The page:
Appearance and deception

Iago’s deceptiveness

Iago is a character who always chooses the shadows rather than direct exposure. His first appearance in Act 1 Scene 1 is incognito. He allows Roderigo to identify himself to Brabantio but disappears before Desdemona’s father comes out of his house. Already Iago is playing a double game – telling tales on Othello to Brabantio, whilst maintaining Othello’s trust in him as a loyal soldier to his commanding officer. 
Iago is motivated by his anger at being passed over for promotion and wants revenge. His enigmatic comment to Roderigo: 
Were I the Moor, I would not be Iago:
In following him, I follow but myself;
    .. not I for love and duty,
But seeming so, for my peculiar end:
      .. I am not what I am.     
suggests from the outset that he intends to hide his true character and to manipulate situations to his own advantage (and Othello’s disadvantage). Although clearly not content with his current position, Iago instinctively knows that he must maintain an appearance of humble servitude and honesty if he is to succeed. 
His cautiousness is soon justified, when Othello entrusts his new wife to Iago’s care on her voyage to Cyprus, confident of Iago’s honesty and capability. And Iago’s reputation as an honest man survives throughout the play until the last 150 lines, when Emilia finally unmasks him as an unscrupulous villain.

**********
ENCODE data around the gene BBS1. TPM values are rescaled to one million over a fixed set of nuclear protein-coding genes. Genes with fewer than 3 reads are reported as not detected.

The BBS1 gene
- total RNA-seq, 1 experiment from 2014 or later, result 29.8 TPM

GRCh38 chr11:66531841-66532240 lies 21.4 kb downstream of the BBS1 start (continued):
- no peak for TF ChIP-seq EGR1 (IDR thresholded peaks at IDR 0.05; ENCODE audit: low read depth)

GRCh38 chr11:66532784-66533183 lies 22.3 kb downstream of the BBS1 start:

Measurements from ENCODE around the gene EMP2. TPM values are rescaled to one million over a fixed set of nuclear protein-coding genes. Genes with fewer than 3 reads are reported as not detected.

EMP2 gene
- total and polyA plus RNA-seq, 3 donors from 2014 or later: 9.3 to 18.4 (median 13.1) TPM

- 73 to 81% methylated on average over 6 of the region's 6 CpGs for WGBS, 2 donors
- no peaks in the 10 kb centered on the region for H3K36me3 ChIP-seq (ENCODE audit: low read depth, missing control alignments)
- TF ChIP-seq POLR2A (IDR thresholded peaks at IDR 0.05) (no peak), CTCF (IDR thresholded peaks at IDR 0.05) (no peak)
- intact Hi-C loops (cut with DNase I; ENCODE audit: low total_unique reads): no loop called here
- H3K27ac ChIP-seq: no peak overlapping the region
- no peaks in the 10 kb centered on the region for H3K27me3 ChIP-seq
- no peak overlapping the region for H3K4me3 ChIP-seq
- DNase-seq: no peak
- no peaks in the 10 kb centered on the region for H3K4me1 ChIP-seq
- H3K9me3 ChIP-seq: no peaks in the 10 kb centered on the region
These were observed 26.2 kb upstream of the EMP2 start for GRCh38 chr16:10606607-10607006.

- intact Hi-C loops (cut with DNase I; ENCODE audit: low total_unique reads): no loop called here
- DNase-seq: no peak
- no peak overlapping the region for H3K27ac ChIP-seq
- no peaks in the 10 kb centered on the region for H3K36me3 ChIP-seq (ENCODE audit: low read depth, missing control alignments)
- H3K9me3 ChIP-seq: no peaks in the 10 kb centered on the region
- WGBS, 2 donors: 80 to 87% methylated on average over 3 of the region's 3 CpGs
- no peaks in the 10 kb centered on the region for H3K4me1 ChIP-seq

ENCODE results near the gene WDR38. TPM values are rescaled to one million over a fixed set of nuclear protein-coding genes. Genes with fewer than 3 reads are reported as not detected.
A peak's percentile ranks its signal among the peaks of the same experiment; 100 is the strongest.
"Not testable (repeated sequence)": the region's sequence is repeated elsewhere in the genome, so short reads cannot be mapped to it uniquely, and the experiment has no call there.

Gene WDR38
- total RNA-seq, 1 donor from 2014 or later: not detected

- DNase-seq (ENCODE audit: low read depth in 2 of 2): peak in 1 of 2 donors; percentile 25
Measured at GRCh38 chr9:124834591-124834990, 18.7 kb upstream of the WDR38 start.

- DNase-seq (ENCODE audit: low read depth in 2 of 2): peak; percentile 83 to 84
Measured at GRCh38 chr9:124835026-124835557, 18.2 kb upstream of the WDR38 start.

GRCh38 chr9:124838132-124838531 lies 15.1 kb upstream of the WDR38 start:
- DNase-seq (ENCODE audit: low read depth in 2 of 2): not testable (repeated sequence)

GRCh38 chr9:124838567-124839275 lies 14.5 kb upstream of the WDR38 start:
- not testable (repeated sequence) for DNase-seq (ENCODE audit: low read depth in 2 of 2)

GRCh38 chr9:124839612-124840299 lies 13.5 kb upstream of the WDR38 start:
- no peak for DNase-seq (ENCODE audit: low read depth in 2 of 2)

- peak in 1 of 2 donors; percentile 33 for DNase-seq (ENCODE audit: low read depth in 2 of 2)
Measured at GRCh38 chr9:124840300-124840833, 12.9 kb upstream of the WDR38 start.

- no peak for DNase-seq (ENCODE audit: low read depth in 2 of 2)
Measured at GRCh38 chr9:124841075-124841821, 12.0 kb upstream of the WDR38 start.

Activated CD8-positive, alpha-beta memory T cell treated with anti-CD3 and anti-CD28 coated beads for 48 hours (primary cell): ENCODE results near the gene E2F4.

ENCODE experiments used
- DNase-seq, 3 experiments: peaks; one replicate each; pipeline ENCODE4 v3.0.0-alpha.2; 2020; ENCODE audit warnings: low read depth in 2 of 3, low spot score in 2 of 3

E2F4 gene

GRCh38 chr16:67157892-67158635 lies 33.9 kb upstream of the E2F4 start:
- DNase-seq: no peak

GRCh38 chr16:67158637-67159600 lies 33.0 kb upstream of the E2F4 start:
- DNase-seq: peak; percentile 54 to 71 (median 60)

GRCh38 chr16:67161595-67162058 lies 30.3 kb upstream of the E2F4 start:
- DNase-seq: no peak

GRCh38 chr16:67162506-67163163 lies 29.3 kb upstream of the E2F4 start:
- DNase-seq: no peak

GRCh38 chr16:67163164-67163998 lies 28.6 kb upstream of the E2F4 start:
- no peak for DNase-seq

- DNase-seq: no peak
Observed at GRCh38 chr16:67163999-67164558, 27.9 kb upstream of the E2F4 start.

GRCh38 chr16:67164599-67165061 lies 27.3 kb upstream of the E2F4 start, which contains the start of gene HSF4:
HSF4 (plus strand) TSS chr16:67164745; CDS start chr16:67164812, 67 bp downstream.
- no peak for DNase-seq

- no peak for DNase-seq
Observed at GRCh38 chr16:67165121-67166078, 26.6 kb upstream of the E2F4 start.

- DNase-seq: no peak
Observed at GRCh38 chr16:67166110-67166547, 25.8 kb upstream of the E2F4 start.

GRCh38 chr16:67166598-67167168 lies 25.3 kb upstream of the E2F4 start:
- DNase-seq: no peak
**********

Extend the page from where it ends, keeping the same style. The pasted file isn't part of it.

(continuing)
Roderigo: the deceiver deceived

Roderigo is one of Othello’s fellow officers, yet has designs on Othello’s wife. To be fair, he had pursued Desdemona before Othello was even on the scene – but having been rebuffed by her father (as we discover in Act 1 Scene 1), and then learning of her marriage to another, he should have honourably relinquished his quest for Desdemona. However, he seeks still to attract her attention, attempting to seduce Desdemona with gifts intended to sway her affections in Roderigo’s favour.
We have little compassion therefore, when Iago fleeces Roderigo. The rich young fool has clearly given Iago much of his money and continues to do so in spite of all the evidence that his supposed ‘gifts’ are having no effect whatsoever. The irony is that Roderigo often has misgivings and tells Iago that he is giving up their scheming because he doesn’t trust Iago:
ROD:  Faith, I have heard too much, for your words and performances are no kin together.
IAGO: You charge me most unjustly.